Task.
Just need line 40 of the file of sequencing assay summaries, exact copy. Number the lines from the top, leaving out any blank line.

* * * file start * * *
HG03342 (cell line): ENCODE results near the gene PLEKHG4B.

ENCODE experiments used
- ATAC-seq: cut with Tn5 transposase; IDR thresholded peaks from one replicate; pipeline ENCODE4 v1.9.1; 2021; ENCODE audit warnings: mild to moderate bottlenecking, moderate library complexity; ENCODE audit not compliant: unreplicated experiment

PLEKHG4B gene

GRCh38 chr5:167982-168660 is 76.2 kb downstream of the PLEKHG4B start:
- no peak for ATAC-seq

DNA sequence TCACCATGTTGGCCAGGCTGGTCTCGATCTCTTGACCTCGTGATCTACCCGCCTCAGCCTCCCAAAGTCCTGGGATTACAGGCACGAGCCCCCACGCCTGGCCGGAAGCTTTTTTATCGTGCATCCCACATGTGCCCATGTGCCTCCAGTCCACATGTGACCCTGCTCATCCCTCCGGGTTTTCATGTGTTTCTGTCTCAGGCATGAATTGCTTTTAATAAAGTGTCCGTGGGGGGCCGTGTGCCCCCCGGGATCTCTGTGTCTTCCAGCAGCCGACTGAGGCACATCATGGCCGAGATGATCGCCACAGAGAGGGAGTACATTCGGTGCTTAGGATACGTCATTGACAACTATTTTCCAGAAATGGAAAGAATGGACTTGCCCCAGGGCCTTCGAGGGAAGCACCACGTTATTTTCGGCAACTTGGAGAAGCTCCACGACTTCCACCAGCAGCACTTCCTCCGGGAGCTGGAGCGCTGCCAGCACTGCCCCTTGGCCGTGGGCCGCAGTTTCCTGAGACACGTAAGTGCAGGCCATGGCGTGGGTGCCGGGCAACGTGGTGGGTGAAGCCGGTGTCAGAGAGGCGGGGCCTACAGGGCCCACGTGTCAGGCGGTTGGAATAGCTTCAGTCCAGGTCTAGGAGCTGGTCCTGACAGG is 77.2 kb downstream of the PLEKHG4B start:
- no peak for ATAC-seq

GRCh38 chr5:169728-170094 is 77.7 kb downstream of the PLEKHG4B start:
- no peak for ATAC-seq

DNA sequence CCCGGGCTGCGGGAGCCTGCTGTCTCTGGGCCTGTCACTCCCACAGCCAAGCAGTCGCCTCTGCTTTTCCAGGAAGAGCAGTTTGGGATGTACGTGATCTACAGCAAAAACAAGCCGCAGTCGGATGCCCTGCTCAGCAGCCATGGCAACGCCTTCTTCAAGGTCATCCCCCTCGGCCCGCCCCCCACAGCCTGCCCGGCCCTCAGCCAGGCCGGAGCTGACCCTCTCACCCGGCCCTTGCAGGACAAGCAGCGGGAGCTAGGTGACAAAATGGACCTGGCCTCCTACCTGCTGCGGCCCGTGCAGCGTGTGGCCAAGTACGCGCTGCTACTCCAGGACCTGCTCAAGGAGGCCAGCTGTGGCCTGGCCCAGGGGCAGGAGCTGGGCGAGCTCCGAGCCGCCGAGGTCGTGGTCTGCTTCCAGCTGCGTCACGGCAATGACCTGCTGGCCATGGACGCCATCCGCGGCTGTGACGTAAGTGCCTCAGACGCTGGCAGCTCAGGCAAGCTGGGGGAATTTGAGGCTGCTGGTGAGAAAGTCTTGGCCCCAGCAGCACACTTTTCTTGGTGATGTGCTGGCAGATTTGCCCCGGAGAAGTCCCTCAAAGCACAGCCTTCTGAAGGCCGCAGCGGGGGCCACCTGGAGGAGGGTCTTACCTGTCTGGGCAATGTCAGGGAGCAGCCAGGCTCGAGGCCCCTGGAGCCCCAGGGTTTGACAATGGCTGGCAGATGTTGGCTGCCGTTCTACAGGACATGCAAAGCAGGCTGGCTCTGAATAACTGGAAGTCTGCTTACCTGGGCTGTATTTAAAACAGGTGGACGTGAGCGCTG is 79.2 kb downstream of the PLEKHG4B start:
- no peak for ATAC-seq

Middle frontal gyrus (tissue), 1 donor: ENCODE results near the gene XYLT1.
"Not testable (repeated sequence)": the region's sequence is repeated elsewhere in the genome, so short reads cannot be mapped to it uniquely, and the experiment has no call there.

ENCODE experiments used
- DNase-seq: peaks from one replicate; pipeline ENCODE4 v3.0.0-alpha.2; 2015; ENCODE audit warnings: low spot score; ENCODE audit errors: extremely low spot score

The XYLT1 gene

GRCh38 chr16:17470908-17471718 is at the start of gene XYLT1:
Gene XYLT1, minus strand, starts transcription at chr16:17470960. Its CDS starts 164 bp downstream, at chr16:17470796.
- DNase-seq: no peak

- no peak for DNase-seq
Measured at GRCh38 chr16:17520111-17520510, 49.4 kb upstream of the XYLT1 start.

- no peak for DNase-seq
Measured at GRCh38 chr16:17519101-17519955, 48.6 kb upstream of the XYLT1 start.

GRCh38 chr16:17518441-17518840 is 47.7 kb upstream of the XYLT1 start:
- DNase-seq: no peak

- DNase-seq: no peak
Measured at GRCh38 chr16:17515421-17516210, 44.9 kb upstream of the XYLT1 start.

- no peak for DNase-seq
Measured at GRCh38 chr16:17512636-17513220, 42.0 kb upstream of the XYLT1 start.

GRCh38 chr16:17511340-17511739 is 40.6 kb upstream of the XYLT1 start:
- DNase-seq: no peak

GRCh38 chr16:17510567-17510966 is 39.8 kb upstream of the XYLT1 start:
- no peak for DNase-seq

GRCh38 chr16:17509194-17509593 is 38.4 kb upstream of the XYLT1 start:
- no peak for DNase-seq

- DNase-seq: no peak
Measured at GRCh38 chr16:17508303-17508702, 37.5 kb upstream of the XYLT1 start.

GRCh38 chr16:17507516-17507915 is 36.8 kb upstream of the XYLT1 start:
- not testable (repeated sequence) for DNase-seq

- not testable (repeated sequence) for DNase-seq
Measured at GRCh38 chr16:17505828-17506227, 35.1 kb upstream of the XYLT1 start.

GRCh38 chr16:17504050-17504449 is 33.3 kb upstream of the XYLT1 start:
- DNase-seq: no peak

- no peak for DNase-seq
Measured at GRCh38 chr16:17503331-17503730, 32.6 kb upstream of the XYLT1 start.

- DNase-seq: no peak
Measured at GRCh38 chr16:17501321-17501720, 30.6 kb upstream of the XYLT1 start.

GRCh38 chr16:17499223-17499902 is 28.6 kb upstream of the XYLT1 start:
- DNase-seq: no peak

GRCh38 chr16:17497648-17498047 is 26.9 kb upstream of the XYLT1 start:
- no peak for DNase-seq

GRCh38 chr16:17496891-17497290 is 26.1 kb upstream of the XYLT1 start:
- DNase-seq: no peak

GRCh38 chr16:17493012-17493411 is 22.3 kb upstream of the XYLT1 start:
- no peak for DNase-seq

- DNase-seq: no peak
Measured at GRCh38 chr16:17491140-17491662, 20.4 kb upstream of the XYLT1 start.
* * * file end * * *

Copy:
- not testable (repeated sequence) for DNase-seq